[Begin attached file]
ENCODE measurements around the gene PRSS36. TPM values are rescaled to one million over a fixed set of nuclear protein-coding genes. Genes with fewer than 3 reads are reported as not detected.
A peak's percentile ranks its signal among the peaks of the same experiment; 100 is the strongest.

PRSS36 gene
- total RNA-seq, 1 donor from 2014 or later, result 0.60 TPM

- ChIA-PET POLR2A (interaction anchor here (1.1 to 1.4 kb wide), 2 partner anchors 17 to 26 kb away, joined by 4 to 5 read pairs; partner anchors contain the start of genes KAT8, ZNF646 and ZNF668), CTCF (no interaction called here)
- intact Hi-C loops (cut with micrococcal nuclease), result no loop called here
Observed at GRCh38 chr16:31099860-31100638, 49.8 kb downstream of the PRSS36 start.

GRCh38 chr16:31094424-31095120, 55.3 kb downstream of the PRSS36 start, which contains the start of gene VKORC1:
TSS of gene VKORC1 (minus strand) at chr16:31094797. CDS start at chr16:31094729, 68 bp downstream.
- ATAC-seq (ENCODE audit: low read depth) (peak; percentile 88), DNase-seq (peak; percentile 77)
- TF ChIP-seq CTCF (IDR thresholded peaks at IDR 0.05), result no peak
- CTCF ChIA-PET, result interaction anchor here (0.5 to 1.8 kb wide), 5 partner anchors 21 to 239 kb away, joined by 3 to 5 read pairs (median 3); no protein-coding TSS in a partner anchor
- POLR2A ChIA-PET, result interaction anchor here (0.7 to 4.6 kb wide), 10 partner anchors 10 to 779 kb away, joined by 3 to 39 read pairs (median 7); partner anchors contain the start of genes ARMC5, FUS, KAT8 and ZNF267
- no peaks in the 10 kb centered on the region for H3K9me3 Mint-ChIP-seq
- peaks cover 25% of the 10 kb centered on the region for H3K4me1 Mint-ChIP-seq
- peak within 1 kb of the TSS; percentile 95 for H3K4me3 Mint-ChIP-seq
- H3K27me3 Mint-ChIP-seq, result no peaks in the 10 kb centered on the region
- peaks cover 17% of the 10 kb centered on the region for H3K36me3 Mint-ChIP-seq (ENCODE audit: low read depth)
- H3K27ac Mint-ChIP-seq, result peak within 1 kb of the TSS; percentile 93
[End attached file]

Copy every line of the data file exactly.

ENCODE measurements around the gene PRSS36. TPM values are rescaled to one million over a fixed set of nuclear protein-coding genes. Genes with fewer than 3 reads are reported as not detected.
A peak's percentile ranks its signal among the peaks of the same experiment; 100 is the strongest.

PRSS36 gene
- total RNA-seq, 1 donor from 2014 or later, result 0.60 TPM

- ChIA-PET POLR2A (interaction anchor here (1.1 to 1.4 kb wide), 2 partner anchors 17 to 26 kb away, joined by 4 to 5 read pairs; partner anchors contain the start of genes KAT8, ZNF646 and ZNF668), CTCF (no interaction called here)
- intact Hi-C loops (cut with micrococcal nuclease), result no loop called here
Observed at GRCh38 chr16:31099860-31100638, 49.8 kb downstream of the PRSS36 start.

GRCh38 chr16:31094424-31095120, 55.3 kb downstream of the PRSS36 start, which contains the start of gene VKORC1:
TSS of gene VKORC1 (minus strand) at chr16:31094797. CDS start at chr16:31094729, 68 bp downstream.
- ATAC-seq (ENCODE audit: low read depth) (peak; percentile 88), DNase-seq (peak; percentile 77)
- TF ChIP-seq CTCF (IDR thresholded peaks at IDR 0.05), result no peak
- CTCF ChIA-PET, result interaction anchor here (0.5 to 1.8 kb wide), 5 partner anchors 21 to 239 kb away, joined by 3 to 5 read pairs (median 3); no protein-coding TSS in a partner anchor
- POLR2A ChIA-PET, result interaction anchor here (0.7 to 4.6 kb wide), 10 partner anchors 10 to 779 kb away, joined by 3 to 39 read pairs (median 7); partner anchors contain the start of genes ARMC5, FUS, KAT8 and ZNF267
- no peaks in the 10 kb centered on the region for H3K9me3 Mint-ChIP-seq
- peaks cover 25% of the 10 kb centered on the region for H3K4me1 Mint-ChIP-seq
- peak within 1 kb of the TSS; percentile 95 for H3K4me3 Mint-ChIP-seq
- H3K27me3 Mint-ChIP-seq, result no peaks in the 10 kb centered on the region
- peaks cover 17% of the 10 kb centered on the region for H3K36me3 Mint-ChIP-seq (ENCODE audit: low read depth)
- H3K27ac Mint-ChIP-seq, result peak within 1 kb of the TSS; percentile 93